Preparing for your appointment

By Mayo Clinic Staff

Most people with fibrous dysplasia don't have any symptoms and are diagnosed when an X-ray taken for another reason reveals signs of fibrous dysplasia.

However, in some cases you or your child may experience pain and other symptoms that lead you to schedule an appointment with your family doctor or your child's pediatrician. In some cases, you may be referred to a doctor who specializes in treating bone and muscle injuries or disorders (orthopedic surgeon).

Because appointments can be brief, and because there's often a lot of ground to cover, it's a good idea to be well prepared for your appointment. Here's some information to help you get ready for your appointment, and what to expect from the doctor.

  • Be aware of any pre-appointment restrictions. At the time you make the appointment, be sure to ask if there's anything you need to do in advance.
  • Write down any symptoms you or your child is experiencing, including any that may seem unrelated to the reason for which you scheduled the appointment.
  • Make a list of your key medical information, including other conditions you or your child is being treated for and the names of any medications you or your child is taking.
  • Take a family member or friend along, if possible. Soaking up all the information provided to you in a doctor's appointment can sometimes be overwhelming. Someone who accompanies you may remember something that you missed or forgot.
  • Write down questions to ask your doctor.

Prepare a list of questions so that you can make the most of your limited time with your doctor. List your questions from most important to least important in case time runs out. For fibrous dysplasia, some basic questions to ask include:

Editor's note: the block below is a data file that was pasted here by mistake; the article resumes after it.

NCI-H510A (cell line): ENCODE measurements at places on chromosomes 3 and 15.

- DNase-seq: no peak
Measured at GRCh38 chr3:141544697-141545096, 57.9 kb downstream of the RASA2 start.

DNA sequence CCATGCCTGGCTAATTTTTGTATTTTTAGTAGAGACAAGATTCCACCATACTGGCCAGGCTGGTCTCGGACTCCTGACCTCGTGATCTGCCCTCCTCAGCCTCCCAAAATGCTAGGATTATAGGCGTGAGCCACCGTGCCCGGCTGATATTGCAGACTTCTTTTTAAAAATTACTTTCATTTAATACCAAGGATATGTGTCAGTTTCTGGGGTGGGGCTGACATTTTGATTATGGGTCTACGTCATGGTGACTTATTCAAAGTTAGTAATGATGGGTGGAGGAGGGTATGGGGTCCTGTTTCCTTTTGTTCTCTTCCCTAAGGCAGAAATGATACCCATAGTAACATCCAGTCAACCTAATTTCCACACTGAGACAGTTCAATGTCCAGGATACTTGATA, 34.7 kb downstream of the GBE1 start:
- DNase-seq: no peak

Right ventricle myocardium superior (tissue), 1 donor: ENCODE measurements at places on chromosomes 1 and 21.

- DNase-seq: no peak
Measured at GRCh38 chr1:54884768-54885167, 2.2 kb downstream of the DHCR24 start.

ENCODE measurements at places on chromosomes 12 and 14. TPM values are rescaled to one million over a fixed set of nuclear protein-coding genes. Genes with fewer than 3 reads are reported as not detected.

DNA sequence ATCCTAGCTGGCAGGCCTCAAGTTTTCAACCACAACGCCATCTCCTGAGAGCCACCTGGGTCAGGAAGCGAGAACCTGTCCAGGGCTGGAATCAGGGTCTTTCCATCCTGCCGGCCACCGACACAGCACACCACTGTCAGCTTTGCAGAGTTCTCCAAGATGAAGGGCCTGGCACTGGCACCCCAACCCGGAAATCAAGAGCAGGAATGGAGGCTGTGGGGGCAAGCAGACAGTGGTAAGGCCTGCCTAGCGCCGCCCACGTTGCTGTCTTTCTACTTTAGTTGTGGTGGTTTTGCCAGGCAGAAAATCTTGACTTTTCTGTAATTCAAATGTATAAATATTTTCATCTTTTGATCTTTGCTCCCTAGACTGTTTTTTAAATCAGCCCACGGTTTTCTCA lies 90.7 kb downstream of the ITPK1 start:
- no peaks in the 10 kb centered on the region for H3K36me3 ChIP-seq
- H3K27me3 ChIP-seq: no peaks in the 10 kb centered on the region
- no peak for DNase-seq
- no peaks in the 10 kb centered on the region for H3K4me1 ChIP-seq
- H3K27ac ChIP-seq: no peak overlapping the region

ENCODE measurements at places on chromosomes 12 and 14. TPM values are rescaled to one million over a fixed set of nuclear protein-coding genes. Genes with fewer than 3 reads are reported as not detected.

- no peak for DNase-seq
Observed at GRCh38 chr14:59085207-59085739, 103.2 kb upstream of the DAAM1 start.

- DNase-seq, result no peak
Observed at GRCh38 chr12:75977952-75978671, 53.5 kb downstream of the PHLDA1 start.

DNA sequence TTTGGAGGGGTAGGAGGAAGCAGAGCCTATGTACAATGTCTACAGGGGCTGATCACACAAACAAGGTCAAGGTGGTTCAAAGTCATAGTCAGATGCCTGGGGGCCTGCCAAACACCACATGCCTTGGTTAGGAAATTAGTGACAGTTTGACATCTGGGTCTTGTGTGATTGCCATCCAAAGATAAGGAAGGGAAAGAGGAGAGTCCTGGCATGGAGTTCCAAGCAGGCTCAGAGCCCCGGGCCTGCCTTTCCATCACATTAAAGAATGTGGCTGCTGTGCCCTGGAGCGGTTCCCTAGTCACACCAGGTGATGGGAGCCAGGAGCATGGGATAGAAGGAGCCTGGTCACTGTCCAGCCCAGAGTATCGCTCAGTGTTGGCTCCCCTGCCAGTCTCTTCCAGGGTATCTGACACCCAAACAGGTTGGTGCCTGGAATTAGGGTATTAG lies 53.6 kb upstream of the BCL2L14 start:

• What is likely causing the symptoms or condition?
  • What kinds of tests might be necessary?
  • Will this condition get worse over time?
  • Does this condition need to be treated?
  • Do you recommend follow-up testing to monitor the condition? How often?
  • Will medication be necessary? How long will I or my child have to take it?
  • Is there a generic alternative to the medicine you're prescribing?
  • Do I or my child have to worry about passing this condition on to offspring?
  • Do you have any brochures or other printed material that I can take home with me? What websites do you recommend?

In addition to the questions that you've prepared to ask your doctor, ask questions anytime during your appointment that you don't understand something.

What to expect from your doctor

Your doctor is likely to ask you a number of questions. Being ready to answer them may reserve time to go over any points you want to spend more time on. Your doctor may ask:

  • When did you or your child first begin experiencing symptoms?
  • Have symptoms been continuous or occasional?
  • How severe are the symptoms?
  • Are you or your child taking any over-the-counter medications for pain?
  • Does pain wake you or your child up at night?
  • Is the pain or deformity getting better, staying the same or getting worse?
  • Is there any activity that you or your child is unable to do because of fibrous dysplasia?

What to do in the meantime

If you experience pain during weight-bearing activities, take steps to prevent injury while you wait for your appointment with your doctor. Support your weight with a cane, crutches or walker.

Jul. 07, 2011